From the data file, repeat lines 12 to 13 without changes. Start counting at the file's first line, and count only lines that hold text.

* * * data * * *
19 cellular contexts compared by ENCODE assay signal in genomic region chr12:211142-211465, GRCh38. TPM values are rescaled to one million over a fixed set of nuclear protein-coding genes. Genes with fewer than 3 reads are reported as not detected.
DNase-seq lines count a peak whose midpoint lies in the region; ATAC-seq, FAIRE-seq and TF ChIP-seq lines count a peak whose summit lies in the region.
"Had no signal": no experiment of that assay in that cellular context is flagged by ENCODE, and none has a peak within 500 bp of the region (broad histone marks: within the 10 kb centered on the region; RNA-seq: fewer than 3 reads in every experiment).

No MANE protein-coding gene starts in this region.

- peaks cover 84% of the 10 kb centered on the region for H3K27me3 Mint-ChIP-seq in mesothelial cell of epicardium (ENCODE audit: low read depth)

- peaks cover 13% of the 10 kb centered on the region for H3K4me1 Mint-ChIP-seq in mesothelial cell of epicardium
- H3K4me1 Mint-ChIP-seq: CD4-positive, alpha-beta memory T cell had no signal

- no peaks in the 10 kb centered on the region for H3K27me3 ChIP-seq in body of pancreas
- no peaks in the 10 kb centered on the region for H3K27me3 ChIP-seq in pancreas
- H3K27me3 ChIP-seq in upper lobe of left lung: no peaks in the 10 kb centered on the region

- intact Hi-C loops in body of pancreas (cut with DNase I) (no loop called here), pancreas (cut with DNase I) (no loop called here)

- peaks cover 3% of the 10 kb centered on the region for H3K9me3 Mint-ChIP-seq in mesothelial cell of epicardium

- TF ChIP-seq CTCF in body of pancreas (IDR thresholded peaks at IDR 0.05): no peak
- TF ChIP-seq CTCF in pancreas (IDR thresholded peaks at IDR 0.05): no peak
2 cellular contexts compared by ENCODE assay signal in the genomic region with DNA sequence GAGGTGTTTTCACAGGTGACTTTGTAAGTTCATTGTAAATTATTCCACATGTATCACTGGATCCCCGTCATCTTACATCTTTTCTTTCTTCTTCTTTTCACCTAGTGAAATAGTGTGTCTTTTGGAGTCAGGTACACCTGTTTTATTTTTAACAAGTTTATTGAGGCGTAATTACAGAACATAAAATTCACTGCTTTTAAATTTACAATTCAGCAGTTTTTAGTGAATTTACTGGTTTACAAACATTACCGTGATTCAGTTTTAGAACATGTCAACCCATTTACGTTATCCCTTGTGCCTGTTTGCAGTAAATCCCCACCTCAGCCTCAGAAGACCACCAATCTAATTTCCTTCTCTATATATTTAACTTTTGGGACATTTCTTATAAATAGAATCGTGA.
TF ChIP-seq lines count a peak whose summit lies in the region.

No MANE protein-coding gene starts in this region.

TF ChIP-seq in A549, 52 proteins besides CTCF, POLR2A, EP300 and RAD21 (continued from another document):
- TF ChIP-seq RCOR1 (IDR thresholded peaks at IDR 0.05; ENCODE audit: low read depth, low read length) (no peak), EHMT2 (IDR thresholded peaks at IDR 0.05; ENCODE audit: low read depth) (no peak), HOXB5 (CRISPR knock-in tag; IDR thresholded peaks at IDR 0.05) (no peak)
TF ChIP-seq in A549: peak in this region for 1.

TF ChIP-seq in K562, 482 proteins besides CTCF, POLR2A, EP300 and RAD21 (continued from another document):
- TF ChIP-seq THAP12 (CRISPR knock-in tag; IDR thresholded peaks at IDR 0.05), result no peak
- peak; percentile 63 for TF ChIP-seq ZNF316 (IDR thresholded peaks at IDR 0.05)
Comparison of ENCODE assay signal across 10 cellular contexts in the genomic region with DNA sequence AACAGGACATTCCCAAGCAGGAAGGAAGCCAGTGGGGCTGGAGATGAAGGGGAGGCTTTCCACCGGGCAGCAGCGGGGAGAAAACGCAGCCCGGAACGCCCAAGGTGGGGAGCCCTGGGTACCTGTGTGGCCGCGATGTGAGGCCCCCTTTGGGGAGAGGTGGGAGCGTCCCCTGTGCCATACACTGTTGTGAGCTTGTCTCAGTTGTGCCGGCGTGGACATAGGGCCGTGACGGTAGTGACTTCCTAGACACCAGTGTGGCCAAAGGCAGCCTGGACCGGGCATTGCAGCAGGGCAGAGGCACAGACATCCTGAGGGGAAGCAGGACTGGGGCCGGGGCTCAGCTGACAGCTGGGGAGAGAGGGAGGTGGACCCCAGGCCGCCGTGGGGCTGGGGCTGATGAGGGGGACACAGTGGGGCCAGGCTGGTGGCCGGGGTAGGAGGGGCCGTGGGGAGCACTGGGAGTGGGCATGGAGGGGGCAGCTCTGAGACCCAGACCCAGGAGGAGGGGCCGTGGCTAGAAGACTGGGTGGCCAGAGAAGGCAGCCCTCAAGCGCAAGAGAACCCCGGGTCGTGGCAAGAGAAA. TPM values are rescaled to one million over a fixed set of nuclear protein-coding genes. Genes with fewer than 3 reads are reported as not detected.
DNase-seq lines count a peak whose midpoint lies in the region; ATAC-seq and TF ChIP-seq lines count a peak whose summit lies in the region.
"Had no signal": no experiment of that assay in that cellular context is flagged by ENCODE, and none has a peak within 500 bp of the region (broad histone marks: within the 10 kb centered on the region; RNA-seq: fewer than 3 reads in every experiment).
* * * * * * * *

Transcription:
- peaks cover 3% of the 10 kb centered on the region for H3K9me3 Mint-ChIP-seq in mesothelial cell of epicardium

- TF ChIP-seq CTCF in body of pancreas (IDR thresholded peaks at IDR 0.05): no peak